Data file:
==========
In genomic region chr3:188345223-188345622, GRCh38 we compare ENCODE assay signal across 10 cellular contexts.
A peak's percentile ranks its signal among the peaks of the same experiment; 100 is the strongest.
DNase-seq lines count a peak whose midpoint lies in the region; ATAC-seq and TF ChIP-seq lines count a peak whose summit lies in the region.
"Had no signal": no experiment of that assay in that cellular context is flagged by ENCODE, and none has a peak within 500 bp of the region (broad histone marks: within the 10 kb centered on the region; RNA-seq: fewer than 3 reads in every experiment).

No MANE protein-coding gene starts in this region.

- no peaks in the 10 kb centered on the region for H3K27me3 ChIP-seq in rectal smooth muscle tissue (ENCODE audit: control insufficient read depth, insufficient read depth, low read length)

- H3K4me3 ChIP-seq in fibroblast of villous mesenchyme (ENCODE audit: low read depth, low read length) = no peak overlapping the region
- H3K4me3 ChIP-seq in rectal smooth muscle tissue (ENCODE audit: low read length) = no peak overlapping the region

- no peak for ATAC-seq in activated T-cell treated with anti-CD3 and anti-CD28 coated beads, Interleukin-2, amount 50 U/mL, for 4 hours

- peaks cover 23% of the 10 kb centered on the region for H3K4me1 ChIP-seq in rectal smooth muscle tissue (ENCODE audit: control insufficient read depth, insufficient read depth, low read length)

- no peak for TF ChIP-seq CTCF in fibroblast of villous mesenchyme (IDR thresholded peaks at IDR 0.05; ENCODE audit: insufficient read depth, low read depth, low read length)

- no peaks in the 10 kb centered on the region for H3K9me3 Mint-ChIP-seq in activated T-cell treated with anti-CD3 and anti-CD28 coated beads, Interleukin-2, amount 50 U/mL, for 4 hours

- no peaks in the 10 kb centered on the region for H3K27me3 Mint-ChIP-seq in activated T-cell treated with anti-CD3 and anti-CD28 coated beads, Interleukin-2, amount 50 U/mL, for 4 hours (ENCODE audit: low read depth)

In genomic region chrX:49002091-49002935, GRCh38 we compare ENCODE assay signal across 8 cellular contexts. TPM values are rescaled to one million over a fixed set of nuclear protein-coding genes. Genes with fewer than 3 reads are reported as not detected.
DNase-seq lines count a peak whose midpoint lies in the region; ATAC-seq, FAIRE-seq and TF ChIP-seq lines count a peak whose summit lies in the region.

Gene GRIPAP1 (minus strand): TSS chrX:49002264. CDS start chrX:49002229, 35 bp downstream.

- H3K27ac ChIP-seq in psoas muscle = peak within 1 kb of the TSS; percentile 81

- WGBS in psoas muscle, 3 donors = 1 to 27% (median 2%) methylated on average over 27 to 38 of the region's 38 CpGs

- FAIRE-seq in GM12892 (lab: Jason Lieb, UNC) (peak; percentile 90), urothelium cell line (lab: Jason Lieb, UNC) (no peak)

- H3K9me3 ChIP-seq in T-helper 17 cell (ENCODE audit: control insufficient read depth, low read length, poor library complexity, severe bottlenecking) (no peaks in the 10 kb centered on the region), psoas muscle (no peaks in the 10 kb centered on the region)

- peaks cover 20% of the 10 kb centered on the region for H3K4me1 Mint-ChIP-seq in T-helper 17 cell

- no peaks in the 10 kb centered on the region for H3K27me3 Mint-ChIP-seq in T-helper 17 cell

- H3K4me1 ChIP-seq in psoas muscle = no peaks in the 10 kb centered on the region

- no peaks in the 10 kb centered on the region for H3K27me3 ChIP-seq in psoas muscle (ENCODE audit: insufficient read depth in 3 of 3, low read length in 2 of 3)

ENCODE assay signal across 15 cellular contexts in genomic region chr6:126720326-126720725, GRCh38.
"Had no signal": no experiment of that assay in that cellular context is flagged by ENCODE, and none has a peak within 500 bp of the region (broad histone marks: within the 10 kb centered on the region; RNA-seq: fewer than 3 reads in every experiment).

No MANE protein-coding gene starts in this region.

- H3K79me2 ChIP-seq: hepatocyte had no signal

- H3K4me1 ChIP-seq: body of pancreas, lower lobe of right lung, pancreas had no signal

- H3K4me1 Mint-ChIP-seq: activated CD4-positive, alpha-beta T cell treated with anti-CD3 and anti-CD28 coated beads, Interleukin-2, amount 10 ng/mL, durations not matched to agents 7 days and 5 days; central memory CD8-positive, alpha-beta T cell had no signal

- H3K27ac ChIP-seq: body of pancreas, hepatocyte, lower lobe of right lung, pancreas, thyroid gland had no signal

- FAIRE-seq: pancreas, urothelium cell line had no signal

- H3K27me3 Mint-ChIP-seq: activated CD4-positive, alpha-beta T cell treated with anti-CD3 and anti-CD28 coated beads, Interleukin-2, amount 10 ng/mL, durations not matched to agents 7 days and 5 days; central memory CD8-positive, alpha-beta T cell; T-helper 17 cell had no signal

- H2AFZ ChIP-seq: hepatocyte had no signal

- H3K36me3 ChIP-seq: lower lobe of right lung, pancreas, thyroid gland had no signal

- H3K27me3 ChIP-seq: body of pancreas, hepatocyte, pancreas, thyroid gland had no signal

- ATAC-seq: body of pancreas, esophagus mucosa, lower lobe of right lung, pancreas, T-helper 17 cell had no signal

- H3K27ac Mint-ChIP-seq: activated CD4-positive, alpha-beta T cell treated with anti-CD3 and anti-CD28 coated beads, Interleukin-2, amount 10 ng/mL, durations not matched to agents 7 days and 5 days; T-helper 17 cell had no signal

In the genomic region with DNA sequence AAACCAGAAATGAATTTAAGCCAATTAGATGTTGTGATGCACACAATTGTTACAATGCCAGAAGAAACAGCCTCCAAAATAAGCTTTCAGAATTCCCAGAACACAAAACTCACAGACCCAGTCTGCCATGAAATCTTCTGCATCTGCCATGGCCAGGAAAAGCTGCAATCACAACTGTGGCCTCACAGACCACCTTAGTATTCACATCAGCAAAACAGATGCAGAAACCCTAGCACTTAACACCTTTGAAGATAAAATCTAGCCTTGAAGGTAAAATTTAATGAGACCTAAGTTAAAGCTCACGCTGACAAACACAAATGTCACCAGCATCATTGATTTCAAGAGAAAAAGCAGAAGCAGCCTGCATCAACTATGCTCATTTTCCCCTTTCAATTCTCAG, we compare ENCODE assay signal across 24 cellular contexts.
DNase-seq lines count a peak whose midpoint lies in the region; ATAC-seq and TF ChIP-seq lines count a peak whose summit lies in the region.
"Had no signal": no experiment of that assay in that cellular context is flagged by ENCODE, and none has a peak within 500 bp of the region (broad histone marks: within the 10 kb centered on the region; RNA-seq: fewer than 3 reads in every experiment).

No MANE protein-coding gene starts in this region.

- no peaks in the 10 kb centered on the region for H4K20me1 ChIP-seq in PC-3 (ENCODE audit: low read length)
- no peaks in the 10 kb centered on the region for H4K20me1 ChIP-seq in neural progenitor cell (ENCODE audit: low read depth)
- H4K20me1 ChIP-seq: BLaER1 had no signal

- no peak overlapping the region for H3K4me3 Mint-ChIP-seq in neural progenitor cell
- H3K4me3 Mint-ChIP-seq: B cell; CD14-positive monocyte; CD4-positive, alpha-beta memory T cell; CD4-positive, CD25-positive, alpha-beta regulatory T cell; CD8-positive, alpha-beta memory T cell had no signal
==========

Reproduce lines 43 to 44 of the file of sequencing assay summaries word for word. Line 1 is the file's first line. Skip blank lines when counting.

- no peaks in the 10 kb centered on the region for H4K20me1 ChIP-seq in PC-3 (ENCODE audit: low read length)
- no peaks in the 10 kb centered on the region for H4K20me1 ChIP-seq in neural progenitor cell (ENCODE audit: low read depth)